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Marie-François Auguste de Caffarelli du Falga (October 7, 1766 Haute-Garonne, France - January 23, 1849, Leschelles, near Guise, Aisne) was a French général de division of Italian descent. Two of his brothers were also generals. His name is inscribed on the south side of the Arc de Triomphe.


First serving with the army on Sardinia from 1783, he returned to France in 1791, enrolling as a private dragoon in the 15e régiment and becoming aide-de-camp to general Dagobert. He was then made adjutant-general to the armée de Sambre-et-Meuse and commanded the light-infantry demi-brigade, which was nicknamed l'incomparable.

Also serving on the French invasion of Egypt, he became aide de camp to Napoléon Bonaparte in 1800, général de brigade after Marengo, and finally commander of the Légion d'honneur in 1804. Sent as an ambassador to Pope Pius VII, he organised the Pope's trip to France for Napoleon's coronation as emperor.

He became général de division and governor of the Tuileries, and grand aigle (Grand croix) of the Légion d'honneur, all on 8 February 1806, for his contribution to the victory at Austerlitz, and the following month was summoned to the Kingdom of Italy's ministry of war and the fleet (remaining at its head until 1810).

He was made a knight of ordre de la Couronne de fer (Order of the Iron Crown) in 1807, comte de l'Empire (with a "dotation" of 23,000 francs on the "domaines" of Hanover), and was then employed in Spain. There he defeated an attempted English landing at Luredo, seized Bilbao, was named governor of Biscay in 1811, completely routed Mina's band and contributed to the raising of the siege of Burgos.

In 1813 he once again became Napoleon's aide-de-camp, and when the Emperor left his army he entrusted Caffarelli with commanding the remaining troops in Paris, the government of the imperial palace and organising the guard for empress Marie Louise. In 1814, he accompanied Marie-Louise and her son as far as Vienna. On his return to France, he begged to be allowed to retire, but Louis XVIII replied to his requests by sending him the insignia of the Order of Saint Louis and naming him military governor of the 13e division militaire.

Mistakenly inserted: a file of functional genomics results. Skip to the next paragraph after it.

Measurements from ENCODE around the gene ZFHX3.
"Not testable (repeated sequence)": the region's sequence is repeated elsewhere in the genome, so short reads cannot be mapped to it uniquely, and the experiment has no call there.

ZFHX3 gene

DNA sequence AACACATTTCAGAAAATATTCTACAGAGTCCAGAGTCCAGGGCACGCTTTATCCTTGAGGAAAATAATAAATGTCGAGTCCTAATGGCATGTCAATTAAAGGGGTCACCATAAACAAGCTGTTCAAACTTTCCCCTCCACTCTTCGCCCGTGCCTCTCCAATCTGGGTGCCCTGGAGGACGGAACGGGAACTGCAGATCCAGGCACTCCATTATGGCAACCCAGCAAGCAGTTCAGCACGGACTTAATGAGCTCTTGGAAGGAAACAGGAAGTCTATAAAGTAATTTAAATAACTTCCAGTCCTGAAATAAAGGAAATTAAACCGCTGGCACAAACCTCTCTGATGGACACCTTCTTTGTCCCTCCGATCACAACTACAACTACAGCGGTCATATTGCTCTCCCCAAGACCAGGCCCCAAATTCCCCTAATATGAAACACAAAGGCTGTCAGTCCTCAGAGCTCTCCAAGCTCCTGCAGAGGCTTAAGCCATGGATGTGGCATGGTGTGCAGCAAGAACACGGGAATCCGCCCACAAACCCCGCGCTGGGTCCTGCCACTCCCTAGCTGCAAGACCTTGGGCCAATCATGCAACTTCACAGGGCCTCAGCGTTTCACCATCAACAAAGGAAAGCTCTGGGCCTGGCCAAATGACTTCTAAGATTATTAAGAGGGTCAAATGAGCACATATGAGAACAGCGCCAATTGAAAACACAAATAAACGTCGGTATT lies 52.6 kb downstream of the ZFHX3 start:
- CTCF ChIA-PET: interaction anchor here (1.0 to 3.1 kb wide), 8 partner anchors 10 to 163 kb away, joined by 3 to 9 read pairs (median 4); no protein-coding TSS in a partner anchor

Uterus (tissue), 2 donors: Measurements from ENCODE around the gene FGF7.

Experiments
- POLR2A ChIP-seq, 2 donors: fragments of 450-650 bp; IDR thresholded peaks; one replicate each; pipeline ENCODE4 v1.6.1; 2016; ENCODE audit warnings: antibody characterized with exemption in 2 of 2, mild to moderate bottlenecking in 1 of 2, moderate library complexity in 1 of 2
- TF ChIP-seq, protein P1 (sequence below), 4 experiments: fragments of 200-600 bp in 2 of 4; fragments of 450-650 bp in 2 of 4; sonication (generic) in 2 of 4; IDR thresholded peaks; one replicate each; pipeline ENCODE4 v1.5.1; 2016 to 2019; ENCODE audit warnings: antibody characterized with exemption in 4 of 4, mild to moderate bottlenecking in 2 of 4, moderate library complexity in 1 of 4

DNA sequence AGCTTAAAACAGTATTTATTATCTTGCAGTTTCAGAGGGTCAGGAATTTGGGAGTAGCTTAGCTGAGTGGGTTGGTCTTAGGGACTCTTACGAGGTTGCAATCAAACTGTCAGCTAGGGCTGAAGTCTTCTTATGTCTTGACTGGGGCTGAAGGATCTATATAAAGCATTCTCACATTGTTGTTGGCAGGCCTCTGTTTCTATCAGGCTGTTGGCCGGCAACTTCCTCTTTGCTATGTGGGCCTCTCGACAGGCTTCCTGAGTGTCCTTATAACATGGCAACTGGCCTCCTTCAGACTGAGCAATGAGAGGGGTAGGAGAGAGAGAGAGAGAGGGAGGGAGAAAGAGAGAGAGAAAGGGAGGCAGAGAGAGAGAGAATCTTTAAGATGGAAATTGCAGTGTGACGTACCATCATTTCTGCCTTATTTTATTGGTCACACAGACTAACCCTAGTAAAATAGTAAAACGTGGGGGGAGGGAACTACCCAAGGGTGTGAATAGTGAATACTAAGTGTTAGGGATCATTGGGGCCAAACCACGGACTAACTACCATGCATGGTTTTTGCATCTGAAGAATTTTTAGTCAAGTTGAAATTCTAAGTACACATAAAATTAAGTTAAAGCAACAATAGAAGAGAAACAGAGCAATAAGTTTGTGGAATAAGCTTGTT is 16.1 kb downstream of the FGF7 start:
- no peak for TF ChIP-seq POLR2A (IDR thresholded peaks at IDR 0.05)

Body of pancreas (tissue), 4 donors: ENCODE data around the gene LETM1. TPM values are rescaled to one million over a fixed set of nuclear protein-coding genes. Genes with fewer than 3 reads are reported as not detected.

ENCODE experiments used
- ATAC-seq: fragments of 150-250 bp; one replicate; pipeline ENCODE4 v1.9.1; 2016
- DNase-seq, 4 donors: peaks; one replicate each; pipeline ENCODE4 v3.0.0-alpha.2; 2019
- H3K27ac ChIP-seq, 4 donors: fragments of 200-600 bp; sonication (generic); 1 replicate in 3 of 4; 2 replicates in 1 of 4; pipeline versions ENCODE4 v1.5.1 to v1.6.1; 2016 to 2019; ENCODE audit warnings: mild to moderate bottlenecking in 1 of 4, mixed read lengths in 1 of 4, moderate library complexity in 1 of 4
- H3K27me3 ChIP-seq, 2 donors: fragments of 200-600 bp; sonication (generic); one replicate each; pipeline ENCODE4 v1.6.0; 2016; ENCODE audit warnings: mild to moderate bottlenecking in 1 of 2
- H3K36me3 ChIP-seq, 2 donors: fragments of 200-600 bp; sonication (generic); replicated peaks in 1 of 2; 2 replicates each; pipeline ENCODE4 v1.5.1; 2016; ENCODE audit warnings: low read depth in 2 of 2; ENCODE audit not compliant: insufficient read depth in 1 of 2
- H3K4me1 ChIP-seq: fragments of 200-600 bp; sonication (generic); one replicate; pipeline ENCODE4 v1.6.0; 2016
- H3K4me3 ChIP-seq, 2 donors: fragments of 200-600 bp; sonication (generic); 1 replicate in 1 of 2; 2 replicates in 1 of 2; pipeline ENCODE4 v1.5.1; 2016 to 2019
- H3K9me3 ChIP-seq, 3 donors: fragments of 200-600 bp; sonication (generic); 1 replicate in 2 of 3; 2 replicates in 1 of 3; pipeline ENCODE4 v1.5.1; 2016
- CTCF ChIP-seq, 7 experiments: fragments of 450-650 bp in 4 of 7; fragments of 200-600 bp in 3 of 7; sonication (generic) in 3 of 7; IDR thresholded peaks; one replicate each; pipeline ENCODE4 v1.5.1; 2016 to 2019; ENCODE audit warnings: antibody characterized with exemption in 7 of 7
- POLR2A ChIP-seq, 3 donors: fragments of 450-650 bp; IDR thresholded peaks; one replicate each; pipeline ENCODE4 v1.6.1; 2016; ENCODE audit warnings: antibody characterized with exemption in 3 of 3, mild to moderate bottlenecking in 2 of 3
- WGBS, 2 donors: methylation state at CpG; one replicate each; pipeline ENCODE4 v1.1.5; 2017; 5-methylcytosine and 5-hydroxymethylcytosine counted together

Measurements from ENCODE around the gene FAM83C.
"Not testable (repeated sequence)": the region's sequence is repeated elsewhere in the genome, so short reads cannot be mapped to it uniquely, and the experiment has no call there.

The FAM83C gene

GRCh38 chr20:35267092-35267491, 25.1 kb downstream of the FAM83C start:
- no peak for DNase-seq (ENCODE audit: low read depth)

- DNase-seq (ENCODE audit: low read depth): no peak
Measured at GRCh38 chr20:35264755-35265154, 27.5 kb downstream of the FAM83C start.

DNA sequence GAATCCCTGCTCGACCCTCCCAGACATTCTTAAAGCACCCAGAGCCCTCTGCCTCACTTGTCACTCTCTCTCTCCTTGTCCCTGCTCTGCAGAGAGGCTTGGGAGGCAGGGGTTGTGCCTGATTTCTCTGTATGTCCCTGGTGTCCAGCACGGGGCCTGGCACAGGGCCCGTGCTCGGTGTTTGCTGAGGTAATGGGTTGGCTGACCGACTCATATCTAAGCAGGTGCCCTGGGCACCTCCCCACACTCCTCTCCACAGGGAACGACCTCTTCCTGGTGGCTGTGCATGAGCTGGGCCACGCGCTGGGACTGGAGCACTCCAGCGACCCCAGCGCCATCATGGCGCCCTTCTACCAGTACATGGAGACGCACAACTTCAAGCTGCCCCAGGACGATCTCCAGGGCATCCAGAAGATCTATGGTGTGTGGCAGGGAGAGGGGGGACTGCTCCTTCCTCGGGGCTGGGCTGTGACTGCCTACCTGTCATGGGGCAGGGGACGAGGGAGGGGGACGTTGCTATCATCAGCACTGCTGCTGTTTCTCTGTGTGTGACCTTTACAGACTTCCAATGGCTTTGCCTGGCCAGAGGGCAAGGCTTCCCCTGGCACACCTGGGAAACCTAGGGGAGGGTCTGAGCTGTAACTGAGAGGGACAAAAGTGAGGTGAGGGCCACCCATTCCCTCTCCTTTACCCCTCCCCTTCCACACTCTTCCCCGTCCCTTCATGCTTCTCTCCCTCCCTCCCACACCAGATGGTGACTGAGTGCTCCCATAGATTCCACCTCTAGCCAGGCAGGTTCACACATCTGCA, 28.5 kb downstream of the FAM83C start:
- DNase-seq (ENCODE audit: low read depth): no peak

In January 1815, the duc de Bourbon sent him to Rennes to do all the good and prevent all the evil that he could. On 22 April he resumed his role as aide-de-camp, and on 2 June took command of the 1e division militaire.

He followed the army behind the Loire and was dismissed. Made a Pair de France in 1831, in 1840 he headed the legal commission looking into having Napoleon's mortal remains transferred back to France. Out of place in this era of grand political debates, General Caffarelli died om 1849 after a long illness, leaving a widow (daughter of comte Louis Charles d'Hervilly), two daughters and a son (who the French government summoned to join the conseil d'État for the prefecture of Ille-et-Vilaine).


  • "Marie François Auguste de Caffarelli du Falga", in Marie-Nicolas Bouillet et Alexis Chassang (dir.), Dictionnaire universel d'histoire et de géographie, 1878
  • "Marie François Auguste de Caffarelli du Falga", in Charles Mullié, Biographie des célébrités militaires des armées de terre et de mer de 1789 à 1850, 1852

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